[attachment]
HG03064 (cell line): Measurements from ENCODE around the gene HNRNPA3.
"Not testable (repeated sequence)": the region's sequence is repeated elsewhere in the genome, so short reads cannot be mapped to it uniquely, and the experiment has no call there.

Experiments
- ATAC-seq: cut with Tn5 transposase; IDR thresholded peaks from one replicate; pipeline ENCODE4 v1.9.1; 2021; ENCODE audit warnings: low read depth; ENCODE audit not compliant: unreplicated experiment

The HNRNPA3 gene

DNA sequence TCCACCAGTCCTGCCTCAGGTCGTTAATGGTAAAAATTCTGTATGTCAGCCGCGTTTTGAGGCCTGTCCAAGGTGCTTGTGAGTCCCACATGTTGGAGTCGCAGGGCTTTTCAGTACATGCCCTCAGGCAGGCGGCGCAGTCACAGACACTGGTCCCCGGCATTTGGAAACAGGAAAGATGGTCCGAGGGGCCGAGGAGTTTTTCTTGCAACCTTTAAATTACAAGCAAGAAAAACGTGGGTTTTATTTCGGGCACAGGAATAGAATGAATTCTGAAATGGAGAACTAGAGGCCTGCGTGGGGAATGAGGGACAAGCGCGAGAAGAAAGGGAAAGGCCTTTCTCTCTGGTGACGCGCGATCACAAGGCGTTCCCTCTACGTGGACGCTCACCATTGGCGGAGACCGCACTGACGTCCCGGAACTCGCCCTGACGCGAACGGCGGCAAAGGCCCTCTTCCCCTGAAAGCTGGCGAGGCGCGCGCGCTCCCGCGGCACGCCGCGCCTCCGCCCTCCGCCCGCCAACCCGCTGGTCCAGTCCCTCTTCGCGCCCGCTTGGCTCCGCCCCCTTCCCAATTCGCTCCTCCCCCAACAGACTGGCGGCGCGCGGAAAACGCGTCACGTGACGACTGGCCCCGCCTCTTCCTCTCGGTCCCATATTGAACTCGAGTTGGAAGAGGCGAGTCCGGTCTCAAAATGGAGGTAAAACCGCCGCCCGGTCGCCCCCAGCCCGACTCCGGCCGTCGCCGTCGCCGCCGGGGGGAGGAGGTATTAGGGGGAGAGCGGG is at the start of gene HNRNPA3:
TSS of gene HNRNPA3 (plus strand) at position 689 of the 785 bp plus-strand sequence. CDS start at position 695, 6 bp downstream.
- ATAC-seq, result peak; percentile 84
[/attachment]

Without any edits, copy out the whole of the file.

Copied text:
HG03064 (cell line): Measurements from ENCODE around the gene HNRNPA3.
"Not testable (repeated sequence)": the region's sequence is repeated elsewhere in the genome, so short reads cannot be mapped to it uniquely, and the experiment has no call there.

Experiments
- ATAC-seq: cut with Tn5 transposase; IDR thresholded peaks from one replicate; pipeline ENCODE4 v1.9.1; 2021; ENCODE audit warnings: low read depth; ENCODE audit not compliant: unreplicated experiment

The HNRNPA3 gene

DNA sequence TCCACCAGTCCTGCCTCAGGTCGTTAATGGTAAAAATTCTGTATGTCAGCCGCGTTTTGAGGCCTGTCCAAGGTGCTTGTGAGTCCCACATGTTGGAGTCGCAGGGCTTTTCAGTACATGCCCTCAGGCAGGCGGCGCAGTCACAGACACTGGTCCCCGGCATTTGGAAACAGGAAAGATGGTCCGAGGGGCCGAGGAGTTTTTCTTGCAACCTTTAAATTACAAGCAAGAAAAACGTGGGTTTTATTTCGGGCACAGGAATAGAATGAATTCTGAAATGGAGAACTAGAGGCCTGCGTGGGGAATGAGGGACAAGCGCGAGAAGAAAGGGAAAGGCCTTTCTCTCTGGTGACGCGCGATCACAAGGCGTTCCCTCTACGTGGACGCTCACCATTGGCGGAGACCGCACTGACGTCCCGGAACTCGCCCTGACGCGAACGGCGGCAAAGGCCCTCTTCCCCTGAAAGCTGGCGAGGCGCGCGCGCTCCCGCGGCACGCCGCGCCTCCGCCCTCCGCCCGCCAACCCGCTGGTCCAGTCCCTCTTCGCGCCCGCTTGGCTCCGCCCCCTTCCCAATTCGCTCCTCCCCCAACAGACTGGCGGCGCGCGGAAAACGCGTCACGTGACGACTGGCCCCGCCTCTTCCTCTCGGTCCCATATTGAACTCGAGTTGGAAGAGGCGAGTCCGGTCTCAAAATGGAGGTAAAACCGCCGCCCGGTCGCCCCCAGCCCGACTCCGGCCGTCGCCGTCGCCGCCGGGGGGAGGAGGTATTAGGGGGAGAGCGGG is at the start of gene HNRNPA3:
TSS of gene HNRNPA3 (plus strand) at position 689 of the 785 bp plus-strand sequence. CDS start at position 695, 6 bp downstream.
- ATAC-seq, result peak; percentile 84